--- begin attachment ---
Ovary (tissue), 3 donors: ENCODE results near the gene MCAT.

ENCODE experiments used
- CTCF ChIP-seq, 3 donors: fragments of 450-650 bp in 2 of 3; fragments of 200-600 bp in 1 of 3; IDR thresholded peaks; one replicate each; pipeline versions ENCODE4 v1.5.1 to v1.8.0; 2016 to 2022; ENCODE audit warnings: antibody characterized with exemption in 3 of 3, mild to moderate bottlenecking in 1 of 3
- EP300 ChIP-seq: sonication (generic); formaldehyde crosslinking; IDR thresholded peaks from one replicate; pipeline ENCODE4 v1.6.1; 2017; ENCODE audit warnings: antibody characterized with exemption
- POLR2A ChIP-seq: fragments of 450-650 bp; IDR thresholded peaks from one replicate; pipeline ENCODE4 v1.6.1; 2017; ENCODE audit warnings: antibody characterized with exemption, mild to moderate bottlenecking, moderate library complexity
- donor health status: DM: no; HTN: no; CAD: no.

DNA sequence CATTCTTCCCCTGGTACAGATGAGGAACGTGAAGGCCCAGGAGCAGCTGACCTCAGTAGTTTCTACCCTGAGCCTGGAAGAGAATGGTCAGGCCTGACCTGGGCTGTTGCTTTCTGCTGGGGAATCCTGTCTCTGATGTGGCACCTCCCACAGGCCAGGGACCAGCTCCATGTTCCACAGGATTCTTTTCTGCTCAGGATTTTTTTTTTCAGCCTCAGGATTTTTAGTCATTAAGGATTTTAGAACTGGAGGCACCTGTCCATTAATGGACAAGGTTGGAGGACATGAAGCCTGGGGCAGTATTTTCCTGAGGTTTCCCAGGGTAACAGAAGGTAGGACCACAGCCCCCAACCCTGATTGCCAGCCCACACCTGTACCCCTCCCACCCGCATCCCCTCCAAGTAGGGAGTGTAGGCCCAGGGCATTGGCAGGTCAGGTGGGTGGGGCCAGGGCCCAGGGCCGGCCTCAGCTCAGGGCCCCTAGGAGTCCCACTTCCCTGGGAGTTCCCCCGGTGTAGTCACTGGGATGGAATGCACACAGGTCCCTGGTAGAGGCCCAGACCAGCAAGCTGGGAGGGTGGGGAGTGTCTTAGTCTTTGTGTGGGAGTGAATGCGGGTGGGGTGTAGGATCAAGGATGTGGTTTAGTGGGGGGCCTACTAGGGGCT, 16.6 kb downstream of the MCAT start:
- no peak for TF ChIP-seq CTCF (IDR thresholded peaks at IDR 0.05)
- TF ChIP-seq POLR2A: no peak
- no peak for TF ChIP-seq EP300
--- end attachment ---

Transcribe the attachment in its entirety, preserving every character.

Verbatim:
Ovary (tissue), 3 donors: ENCODE results near the gene MCAT.

ENCODE experiments used
- CTCF ChIP-seq, 3 donors: fragments of 450-650 bp in 2 of 3; fragments of 200-600 bp in 1 of 3; IDR thresholded peaks; one replicate each; pipeline versions ENCODE4 v1.5.1 to v1.8.0; 2016 to 2022; ENCODE audit warnings: antibody characterized with exemption in 3 of 3, mild to moderate bottlenecking in 1 of 3
- EP300 ChIP-seq: sonication (generic); formaldehyde crosslinking; IDR thresholded peaks from one replicate; pipeline ENCODE4 v1.6.1; 2017; ENCODE audit warnings: antibody characterized with exemption
- POLR2A ChIP-seq: fragments of 450-650 bp; IDR thresholded peaks from one replicate; pipeline ENCODE4 v1.6.1; 2017; ENCODE audit warnings: antibody characterized with exemption, mild to moderate bottlenecking, moderate library complexity
- donor health status: DM: no; HTN: no; CAD: no.

DNA sequence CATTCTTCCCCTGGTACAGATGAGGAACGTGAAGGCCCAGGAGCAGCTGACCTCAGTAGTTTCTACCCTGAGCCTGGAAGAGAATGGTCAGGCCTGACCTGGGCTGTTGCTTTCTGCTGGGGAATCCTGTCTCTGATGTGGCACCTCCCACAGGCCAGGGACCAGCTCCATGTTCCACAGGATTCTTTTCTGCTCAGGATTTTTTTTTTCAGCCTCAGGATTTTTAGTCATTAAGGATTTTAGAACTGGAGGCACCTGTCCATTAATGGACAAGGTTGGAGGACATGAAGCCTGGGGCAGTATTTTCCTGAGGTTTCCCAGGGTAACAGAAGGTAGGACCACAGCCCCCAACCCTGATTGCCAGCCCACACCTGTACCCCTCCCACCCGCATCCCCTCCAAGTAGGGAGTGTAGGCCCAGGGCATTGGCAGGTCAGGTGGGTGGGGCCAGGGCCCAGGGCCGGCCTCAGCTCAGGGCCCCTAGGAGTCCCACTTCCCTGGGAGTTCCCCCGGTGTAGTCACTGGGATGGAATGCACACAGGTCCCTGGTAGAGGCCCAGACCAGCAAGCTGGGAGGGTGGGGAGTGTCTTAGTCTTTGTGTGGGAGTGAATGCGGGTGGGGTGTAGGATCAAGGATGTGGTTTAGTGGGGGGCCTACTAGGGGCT, 16.6 kb downstream of the MCAT start:
- no peak for TF ChIP-seq CTCF (IDR thresholded peaks at IDR 0.05)
- TF ChIP-seq POLR2A: no peak
- no peak for TF ChIP-seq EP300